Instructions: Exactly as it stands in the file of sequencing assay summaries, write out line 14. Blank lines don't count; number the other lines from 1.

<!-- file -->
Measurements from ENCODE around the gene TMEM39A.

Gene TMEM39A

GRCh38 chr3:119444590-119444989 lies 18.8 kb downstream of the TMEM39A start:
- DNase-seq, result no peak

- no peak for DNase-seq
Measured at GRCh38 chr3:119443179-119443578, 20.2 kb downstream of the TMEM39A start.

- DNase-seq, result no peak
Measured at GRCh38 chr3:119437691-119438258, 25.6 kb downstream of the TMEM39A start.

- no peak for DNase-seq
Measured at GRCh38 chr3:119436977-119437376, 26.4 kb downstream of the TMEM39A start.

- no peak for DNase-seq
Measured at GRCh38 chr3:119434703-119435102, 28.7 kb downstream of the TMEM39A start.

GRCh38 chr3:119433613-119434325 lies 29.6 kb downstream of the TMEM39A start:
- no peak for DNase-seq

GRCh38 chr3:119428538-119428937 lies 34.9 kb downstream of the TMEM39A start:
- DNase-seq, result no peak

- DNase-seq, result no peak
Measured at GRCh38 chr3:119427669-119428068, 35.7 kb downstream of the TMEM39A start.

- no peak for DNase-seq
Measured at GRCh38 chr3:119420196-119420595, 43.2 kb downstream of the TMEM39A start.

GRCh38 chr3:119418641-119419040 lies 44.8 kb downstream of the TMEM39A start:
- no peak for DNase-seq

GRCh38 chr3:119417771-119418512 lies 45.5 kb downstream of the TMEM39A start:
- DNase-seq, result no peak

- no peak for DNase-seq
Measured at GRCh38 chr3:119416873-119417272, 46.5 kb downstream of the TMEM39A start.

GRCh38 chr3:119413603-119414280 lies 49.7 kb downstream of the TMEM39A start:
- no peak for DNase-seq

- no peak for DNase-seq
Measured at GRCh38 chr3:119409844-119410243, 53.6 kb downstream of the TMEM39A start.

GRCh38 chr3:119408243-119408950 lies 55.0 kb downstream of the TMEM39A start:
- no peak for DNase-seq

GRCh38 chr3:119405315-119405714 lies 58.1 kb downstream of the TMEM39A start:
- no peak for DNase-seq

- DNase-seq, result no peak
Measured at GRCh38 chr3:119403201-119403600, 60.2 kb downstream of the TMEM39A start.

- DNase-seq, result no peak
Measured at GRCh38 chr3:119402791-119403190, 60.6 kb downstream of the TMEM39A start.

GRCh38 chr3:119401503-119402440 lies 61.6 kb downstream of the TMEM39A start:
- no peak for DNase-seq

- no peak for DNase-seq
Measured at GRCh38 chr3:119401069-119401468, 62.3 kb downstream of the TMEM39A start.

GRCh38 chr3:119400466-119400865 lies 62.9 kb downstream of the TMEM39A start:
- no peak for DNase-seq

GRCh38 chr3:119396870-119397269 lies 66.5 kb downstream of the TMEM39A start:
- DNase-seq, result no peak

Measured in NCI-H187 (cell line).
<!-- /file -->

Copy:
- no peak for DNase-seq